I've no earthly idea why the wife is siding with her husband regarding what is clearly a brutal, fatal assault on a tiny little toddler. The fact that Hyunsu's body temperature was so very low by the time he was brought to the hospital alone says the dad did not bother to get him the care he desperately needed. And an injured scrotum? That's pretty much impossible to explain as being the direct result of a toddler falling in the tub!

I do think it is possible that Brian O'Callaghan had no criminal record and no history of ever having harmed a child prior to adopting this little boy... and that is flat-out terrifying. Because if a seemingly law-abiding man, who has held a number of stressful positions in the military and at the NSA, and coped well under the pressure, the fact that he could be literally undone by a 3 yo toddler in the span of less than a week is TERRIFYIGN.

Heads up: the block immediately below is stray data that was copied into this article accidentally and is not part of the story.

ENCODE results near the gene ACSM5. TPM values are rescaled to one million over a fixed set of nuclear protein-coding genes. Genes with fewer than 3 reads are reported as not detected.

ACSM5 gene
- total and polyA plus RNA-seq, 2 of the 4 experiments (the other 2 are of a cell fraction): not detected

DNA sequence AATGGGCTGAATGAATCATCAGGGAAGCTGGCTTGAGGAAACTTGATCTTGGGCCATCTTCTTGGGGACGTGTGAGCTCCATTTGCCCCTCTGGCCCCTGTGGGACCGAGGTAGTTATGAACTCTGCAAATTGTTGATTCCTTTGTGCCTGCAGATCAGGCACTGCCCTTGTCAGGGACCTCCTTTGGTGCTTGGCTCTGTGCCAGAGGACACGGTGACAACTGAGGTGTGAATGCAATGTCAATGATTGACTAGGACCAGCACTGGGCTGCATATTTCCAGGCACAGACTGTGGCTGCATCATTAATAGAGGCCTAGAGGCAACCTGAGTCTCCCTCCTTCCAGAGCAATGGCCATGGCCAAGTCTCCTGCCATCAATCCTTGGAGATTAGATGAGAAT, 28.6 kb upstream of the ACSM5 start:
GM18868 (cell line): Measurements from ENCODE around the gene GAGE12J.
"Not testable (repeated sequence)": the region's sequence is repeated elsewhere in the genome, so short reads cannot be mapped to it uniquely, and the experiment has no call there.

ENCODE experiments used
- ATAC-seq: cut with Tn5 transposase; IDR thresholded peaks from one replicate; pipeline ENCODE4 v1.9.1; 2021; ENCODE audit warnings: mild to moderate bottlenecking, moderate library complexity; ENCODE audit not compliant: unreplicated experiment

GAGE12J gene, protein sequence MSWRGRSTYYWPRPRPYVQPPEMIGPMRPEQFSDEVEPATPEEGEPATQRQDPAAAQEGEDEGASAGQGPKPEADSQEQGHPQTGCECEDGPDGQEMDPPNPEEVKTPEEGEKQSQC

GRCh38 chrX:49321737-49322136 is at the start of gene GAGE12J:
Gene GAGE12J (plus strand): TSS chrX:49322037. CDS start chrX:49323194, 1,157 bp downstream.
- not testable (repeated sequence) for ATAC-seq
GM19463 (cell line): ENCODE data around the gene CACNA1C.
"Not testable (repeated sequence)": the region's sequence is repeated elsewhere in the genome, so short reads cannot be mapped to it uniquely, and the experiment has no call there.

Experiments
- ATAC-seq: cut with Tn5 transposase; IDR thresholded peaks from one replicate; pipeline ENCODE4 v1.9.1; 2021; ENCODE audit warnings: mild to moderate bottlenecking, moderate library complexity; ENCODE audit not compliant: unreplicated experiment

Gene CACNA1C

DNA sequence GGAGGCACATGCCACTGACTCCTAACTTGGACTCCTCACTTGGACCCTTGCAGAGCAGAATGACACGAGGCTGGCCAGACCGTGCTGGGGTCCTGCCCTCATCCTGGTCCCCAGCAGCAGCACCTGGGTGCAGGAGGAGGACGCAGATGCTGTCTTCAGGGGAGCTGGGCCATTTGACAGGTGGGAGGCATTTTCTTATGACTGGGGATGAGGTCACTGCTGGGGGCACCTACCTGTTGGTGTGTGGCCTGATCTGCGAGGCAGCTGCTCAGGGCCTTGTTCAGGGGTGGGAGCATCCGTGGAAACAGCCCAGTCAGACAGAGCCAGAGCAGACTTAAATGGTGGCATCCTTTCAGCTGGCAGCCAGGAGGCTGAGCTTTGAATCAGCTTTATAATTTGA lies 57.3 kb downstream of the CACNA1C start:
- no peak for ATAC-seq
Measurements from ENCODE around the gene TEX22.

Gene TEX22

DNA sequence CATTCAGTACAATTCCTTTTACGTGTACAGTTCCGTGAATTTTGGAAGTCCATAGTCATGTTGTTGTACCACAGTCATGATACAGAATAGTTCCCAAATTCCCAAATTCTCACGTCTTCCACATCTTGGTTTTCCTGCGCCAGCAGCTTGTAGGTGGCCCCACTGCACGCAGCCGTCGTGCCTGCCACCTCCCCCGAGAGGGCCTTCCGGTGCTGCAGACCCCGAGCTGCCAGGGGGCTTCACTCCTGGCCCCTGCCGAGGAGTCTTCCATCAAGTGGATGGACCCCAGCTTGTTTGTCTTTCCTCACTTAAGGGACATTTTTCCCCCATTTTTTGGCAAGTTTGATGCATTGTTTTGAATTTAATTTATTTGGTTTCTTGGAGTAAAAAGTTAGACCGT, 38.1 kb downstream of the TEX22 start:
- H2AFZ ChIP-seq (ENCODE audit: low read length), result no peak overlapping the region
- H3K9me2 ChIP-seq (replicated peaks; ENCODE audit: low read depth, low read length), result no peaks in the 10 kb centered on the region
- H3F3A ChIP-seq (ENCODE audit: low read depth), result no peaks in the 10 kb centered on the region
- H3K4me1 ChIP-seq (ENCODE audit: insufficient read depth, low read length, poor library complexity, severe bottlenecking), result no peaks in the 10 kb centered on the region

Maureen said…
One of the major issues that has come up re O'Callaghan's military service is the time he spent in the Balkans. Service members in that region have exhibited far more serious symptoms of PTSD and atrocities committed by US troops were off the charts serious. The military and the NSA are always tight lipped about any history of work place violence, domestic abuse etc. There are further reports from members of the community that he was not interested in pursuing the adoption at all, that she wanted a girl not a boy and that his lack of attachment to the child prior to the incident was obvious. Screaming red flags at every turn.